All in all, it was a dud of a game for the Wizards who were probably due for one. They had won three straight games and eight of 10 since John Wall got injured. They were also coming off a huge road win the night before in Cleveland, a game that started an hour later than usual.

It was a tough turnaround and the Wizards sure looked like it. It was evident in their defense and unforced errors. They did, however, have a decent shooting night. They shot 49.4 percent from the field 16-for-17 from the free throw line.

The Wizards' second unit didn't provide a lift outside of Kelly Oubre, Jr. (11 points). Mike Scott, one of their best bench options, was held scoreless.

PODCAST: WHAT THE SESSIONS SIGNING MEANS FOR SATORANSKY

Ugly first half: The Wizards only trailed by 12 points at halftime, but that score was skewed by a five-point push in the final seconds. The Hornets dominated for much of the first two quarters and did so by hitting threes and forcing turnovers. Those mistakes dug the Wizards a hole they never recovered from.

The Wizards had 10 turnovers in the first half, the same amount they had in their entire game the night before. Limiting mistakes was a big reason they beat the Cavaliers, yet the script was flipped by Charlotte.

The Hornets capitalized with 23 points off those 10 first-half turnovers. The Wizards had 14 giveaways for the games that led to 28 total points.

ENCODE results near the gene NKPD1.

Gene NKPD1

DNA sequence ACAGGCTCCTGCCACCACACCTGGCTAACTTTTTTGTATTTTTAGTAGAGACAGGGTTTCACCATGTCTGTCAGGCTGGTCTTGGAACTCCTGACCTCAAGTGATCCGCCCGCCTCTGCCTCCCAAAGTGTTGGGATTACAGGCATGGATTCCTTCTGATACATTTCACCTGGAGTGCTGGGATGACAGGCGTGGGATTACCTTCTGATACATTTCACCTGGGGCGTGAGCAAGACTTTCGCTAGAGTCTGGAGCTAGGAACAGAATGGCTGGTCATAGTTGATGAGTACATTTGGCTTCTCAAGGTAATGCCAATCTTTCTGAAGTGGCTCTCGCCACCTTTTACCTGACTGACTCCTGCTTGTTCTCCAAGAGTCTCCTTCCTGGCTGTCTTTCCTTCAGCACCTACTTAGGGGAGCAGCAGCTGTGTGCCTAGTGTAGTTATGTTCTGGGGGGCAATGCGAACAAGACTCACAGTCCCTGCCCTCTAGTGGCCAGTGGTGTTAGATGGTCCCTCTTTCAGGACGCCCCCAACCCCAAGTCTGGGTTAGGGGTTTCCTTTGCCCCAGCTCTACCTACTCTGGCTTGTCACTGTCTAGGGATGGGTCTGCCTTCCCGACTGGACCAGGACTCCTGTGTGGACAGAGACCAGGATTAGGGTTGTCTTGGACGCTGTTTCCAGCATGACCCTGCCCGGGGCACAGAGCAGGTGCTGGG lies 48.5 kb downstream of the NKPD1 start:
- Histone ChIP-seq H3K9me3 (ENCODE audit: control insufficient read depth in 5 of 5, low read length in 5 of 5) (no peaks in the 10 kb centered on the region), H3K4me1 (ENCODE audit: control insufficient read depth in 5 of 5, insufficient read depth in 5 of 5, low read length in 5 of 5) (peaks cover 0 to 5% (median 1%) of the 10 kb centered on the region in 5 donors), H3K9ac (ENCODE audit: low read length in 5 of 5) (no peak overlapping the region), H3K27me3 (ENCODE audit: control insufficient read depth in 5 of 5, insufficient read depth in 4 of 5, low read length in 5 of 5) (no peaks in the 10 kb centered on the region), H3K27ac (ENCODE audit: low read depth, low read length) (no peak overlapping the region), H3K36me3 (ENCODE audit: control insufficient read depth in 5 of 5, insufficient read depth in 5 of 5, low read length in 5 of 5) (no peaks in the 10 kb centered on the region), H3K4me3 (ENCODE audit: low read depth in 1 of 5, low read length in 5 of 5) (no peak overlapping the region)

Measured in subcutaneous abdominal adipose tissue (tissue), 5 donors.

Charlotte was 7-for-11 from three at one point in the first half and finished 17-for-39 (43.6%) for the game. That is very uncharacteristic for the Wizards, who entered the night second in the NBA in opponents three-point percentage.

Again, though, the first half ended well as Oubre and Bradley Beal gave the Wizards a jolt in the final seconds:

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Bad defense: The Wizards have played some great defense in recent weeks, but they just didn't have it on Friday night. Most surprising were the guys that hurt them most.

Dwight Howard was limited to 11 points and six rebounds and Kemba Walker didn't score his first points until the final minute of the first half. But others like Frank Kaminsky (23 points), Marvin Williams (15 points) and Michael Kidd-Gilchrist (14 points) got pretty much anything they wanted.

For Walker, it was a tale of two halves. He was held in check by Tomas Satoransky in the first half, but broke out in the third quarter and finished with 24 points and seven rebounds. Maybe it was tired legs on the Wizards' part, but Walker just kept dribbling until he got space and once he did, he knocked down shots.

Much like Kyle Lowry did a few weeks ago, Walker made adjustments to find success against Satoransky. We haven't seen that happen much since Wall went out, but those two guys have given him some trouble. Both guys are considerably smaller than Satoransky and very quick. Maybe there's something to that.

Add it all up and this was one of the worst defensive games of the season for the Wizards. They allowed their most points in a game since Jan. 17 against, you guessed it, the Hornets. Only three times this year have they given up more than what they allowed on Friday.

No Sessions: The Wizards did not debut their newest player on Friday night, which was probably to be expected given Ramon Sessions has not had any practice time yet. That is part of why he didn't play, but it's also another indication that he is unlikely to play much with the Wizards. Sessions is on a 10-day contract and is not expected to supplant either Satoransky or Tim Frazier at point guard. Frazier would seem to be the guy in danger of losing minutes, but it was business as usual for him against the Hornets.

Up next: The Wizards are off Saturday before returning to action at home against the Philadelphia 76ers on Sunday night. Tipoff is at 8 p.m. on NBC Sports Washington.